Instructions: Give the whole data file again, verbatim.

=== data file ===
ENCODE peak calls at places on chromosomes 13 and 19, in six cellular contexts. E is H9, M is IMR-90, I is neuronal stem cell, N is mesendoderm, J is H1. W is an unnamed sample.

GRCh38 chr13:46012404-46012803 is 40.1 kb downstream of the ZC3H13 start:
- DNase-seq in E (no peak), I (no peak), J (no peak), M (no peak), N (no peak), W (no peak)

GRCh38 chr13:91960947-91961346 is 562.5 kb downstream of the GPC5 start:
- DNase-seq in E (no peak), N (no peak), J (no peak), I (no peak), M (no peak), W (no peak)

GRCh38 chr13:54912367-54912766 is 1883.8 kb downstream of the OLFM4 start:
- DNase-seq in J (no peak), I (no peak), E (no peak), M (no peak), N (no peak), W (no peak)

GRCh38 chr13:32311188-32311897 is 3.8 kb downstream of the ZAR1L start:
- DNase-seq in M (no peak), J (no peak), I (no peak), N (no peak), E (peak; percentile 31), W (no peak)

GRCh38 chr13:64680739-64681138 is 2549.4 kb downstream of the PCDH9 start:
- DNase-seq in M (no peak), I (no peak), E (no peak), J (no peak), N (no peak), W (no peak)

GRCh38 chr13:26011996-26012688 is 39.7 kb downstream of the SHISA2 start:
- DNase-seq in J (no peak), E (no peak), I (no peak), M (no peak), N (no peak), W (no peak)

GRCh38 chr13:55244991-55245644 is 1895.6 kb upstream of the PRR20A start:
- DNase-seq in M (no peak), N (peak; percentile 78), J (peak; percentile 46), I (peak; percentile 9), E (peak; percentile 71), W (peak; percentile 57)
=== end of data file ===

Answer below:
ENCODE peak calls at places on chromosomes 13 and 19, in six cellular contexts. E is H9, M is IMR-90, I is neuronal stem cell, N is mesendoderm, J is H1. W is an unnamed sample.

GRCh38 chr13:46012404-46012803 is 40.1 kb downstream of the ZC3H13 start:
- DNase-seq in E (no peak), I (no peak), J (no peak), M (no peak), N (no peak), W (no peak)

GRCh38 chr13:91960947-91961346 is 562.5 kb downstream of the GPC5 start:
- DNase-seq in E (no peak), N (no peak), J (no peak), I (no peak), M (no peak), W (no peak)

GRCh38 chr13:54912367-54912766 is 1883.8 kb downstream of the OLFM4 start:
- DNase-seq in J (no peak), I (no peak), E (no peak), M (no peak), N (no peak), W (no peak)

GRCh38 chr13:32311188-32311897 is 3.8 kb downstream of the ZAR1L start:
- DNase-seq in M (no peak), J (no peak), I (no peak), N (no peak), E (peak; percentile 31), W (no peak)

GRCh38 chr13:64680739-64681138 is 2549.4 kb downstream of the PCDH9 start:
- DNase-seq in M (no peak), I (no peak), E (no peak), J (no peak), N (no peak), W (no peak)

GRCh38 chr13:26011996-26012688 is 39.7 kb downstream of the SHISA2 start:
- DNase-seq in J (no peak), E (no peak), I (no peak), M (no peak), N (no peak), W (no peak)

GRCh38 chr13:55244991-55245644 is 1895.6 kb upstream of the PRR20A start:
- DNase-seq in M (no peak), N (peak; percentile 78), J (peak; percentile 46), I (peak; percentile 9), E (peak; percentile 71), W (peak; percentile 57)